6÷9=2÷3

• After two non-yellow balls are chosen, the box still has 8 balls, 3 of which are yellow. The probability of choosing another ball that is not yellow is:

5÷8

• Finally, multiply all the probabilities you have found together to discover the probability that none of the chosen balls from the box is yellow:

(7÷10)x(2÷3)x(5÷8)=(7x2x5)÷(10x3x8)=70÷240=7÷24

→Therefore, (A) is the correct answer.

MAP Growth Practice Test 9th-12th Grade - Language Usage

Please choose from the options below to complete the following sentence such that it maintains parallel structure.

There may be more than one correct answer.

Max went back to park the car...

A. ...and Sam looked around for the restaurant.
B. ...with Sam sitting next to him.
C. ...and Sam’s job was to go find the restaurant.
D. ...while Sam went looking for the restaurant.
E. ...but Sam went straight to the restaurant.
F. ...and Sam is going forward to the restaurant.

The correct answers are A and E.

Parallel structure is accomplished when identical grammatical structure is applied to adjacent words, phrases, or clauses. This question is dealing with parallel clauses, as it asks you to choose the clauses that are parallel to the first one to complete the sentence. In order for them to be parallel, they need to share the same verb tense and have corresponding words in the subject and the predicate. While the information is different, the structure of the clauses remains identical. Now let’s look at the subject and predicate of the first clause: We have a subject (Max), a verb in past simple (went), followed by an adverb (back), and then there is additional information that is not as crucial because we already have our subject and predicate.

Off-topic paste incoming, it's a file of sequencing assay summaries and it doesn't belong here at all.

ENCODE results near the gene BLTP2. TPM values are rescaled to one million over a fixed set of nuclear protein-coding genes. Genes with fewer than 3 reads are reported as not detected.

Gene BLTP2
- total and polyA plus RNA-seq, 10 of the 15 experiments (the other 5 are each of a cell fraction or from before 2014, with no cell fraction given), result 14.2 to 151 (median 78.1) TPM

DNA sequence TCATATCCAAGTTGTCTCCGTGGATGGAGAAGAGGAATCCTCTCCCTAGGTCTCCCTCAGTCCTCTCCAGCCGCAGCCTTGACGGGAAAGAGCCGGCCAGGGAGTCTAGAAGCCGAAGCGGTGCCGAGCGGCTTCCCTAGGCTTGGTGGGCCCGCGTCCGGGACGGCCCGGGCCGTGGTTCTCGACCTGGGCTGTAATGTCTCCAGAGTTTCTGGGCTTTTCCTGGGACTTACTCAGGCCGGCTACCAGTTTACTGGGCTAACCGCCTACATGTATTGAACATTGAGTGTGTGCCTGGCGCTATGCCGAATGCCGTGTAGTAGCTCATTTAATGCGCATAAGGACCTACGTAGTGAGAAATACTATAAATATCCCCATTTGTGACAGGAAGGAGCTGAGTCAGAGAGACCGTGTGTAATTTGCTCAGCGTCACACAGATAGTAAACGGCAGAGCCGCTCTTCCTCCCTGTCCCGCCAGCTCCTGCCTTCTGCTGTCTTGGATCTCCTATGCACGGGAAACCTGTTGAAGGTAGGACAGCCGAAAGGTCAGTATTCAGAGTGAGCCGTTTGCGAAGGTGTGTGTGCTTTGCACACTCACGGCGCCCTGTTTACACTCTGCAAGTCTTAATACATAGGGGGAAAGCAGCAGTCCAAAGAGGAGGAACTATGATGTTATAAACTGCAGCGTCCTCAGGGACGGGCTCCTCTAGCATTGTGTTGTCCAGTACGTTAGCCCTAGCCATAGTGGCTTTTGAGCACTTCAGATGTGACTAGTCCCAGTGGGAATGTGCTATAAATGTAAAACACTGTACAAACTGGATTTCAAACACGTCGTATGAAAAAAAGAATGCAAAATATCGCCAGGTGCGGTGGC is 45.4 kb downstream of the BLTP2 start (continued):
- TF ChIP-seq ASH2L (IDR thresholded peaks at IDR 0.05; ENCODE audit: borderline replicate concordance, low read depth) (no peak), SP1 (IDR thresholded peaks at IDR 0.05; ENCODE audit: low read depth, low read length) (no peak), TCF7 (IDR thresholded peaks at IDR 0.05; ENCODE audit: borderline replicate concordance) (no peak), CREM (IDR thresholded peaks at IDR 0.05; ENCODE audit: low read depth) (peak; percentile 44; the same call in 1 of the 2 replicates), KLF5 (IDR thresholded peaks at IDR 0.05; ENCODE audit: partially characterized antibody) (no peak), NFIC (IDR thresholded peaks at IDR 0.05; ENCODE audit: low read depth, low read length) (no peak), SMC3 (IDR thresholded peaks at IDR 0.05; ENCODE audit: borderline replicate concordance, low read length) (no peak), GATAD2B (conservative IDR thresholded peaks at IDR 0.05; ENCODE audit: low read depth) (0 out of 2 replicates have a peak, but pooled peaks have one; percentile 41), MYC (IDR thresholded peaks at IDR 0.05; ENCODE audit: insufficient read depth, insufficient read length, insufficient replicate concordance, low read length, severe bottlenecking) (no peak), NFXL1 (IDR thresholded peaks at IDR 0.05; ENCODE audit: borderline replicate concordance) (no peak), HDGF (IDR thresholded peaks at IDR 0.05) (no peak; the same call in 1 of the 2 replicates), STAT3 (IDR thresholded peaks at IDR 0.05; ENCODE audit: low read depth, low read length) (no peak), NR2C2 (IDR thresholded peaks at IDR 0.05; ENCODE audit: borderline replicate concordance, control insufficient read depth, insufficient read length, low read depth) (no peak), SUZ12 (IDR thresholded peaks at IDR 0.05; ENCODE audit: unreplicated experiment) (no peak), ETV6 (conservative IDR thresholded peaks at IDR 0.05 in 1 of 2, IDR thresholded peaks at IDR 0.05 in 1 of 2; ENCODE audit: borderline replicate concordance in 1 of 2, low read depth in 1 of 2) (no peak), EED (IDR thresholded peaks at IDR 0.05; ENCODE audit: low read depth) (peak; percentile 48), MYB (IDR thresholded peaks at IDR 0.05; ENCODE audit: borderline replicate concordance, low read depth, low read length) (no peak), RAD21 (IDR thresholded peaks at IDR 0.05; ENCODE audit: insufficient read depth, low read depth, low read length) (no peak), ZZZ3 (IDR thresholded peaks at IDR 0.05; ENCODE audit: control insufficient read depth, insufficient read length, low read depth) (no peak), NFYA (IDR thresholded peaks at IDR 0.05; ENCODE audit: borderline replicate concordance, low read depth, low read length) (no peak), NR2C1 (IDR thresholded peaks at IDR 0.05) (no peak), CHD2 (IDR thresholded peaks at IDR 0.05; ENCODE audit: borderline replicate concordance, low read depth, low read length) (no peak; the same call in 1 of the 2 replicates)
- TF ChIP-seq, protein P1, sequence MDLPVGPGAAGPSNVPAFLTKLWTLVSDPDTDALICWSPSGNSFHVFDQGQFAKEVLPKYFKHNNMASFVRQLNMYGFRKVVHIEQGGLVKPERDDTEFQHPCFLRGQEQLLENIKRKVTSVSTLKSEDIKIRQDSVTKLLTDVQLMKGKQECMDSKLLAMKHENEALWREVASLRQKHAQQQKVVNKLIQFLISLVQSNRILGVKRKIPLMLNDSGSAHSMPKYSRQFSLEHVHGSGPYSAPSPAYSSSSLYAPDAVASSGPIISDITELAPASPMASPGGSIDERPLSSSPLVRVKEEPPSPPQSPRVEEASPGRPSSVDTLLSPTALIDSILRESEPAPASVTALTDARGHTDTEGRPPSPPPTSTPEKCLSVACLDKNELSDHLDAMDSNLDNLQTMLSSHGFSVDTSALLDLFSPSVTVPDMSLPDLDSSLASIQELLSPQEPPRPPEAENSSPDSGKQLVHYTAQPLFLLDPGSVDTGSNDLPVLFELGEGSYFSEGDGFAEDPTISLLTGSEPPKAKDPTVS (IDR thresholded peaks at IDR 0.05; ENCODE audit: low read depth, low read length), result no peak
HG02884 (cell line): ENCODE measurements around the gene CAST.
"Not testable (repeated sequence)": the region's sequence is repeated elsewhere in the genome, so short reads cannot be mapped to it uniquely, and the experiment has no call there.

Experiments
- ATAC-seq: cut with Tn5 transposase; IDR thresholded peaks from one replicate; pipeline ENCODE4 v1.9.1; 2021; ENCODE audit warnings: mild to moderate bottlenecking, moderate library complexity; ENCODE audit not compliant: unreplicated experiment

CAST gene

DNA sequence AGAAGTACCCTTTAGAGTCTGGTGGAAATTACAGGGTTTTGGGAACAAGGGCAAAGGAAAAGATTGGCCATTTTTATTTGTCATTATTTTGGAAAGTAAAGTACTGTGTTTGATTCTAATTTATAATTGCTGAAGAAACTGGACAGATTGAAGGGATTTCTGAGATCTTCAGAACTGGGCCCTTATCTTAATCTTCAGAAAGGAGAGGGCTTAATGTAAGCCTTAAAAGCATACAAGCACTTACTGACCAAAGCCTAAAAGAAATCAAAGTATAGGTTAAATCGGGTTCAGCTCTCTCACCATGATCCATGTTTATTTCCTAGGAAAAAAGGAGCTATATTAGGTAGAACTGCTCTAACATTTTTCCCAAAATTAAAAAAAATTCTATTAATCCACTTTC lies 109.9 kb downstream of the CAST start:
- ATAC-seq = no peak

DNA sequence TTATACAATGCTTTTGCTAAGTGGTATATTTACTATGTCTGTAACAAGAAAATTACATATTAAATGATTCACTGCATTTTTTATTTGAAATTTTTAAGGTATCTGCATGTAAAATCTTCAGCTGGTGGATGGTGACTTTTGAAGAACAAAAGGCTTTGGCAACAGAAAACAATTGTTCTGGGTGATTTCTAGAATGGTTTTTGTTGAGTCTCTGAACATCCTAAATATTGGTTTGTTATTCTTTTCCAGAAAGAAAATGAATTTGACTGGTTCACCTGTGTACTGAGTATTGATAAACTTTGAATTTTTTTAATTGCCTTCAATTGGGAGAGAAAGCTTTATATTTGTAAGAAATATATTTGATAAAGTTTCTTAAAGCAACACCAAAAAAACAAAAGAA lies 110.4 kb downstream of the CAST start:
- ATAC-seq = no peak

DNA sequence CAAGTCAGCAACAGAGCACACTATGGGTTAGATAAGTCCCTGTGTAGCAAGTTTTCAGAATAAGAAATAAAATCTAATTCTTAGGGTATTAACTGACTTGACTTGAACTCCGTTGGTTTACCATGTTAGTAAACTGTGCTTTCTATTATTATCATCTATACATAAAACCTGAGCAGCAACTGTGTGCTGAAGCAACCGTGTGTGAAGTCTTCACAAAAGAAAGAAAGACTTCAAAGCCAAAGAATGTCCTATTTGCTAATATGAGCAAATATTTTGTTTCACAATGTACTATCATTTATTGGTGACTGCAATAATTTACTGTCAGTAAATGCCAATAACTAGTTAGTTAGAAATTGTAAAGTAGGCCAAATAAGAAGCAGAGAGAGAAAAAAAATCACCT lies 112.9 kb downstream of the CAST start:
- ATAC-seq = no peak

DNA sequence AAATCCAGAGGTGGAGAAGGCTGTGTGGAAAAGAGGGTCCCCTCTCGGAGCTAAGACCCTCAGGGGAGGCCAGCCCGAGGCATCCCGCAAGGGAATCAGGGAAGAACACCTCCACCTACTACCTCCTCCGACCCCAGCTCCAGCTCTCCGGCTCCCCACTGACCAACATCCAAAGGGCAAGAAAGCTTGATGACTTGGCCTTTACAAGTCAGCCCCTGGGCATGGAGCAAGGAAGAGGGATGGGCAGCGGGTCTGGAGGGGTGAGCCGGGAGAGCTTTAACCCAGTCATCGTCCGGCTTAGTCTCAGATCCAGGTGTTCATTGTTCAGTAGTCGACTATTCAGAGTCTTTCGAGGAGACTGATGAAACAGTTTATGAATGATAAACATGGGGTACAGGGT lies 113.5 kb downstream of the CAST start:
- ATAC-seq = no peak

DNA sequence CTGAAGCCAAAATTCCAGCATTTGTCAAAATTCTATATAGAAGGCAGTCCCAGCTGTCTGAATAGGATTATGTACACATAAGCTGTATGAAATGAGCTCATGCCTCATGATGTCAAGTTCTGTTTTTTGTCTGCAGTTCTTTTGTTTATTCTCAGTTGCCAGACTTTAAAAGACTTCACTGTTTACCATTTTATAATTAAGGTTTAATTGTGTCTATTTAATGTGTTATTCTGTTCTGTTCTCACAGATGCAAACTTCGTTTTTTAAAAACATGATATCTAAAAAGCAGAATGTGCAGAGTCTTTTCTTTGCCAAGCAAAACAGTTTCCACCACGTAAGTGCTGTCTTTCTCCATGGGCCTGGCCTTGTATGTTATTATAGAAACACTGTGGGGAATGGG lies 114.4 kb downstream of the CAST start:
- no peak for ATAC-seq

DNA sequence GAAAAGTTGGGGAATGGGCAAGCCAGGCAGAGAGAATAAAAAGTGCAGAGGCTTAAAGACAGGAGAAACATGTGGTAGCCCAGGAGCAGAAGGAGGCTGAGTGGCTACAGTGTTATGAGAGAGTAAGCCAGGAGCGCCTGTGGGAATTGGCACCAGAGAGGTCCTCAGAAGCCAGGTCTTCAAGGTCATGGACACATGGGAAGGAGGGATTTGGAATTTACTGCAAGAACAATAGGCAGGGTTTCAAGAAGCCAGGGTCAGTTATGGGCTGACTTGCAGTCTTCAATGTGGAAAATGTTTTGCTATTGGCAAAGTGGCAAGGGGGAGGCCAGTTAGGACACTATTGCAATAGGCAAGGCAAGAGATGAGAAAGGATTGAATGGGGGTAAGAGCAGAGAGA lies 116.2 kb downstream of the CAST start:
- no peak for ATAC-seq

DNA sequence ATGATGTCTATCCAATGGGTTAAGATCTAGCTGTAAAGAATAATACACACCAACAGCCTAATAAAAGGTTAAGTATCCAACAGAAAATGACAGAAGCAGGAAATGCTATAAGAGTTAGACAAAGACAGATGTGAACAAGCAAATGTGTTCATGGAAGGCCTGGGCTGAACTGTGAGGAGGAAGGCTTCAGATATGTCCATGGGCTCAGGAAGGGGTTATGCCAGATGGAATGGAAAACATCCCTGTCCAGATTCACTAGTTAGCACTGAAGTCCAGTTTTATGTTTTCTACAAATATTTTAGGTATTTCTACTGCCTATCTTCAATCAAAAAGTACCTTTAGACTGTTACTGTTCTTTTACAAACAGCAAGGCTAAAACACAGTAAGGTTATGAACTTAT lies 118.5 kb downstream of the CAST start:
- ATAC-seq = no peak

Option A is correct. This answer begins with a conjunction (and) that links the two clauses together, and then in the clause itself, there is a subject (Sam), a verb in past simple (looked), followed by an adverb (around), and then additional information. This follows the same structure as the first clause, so it is correct.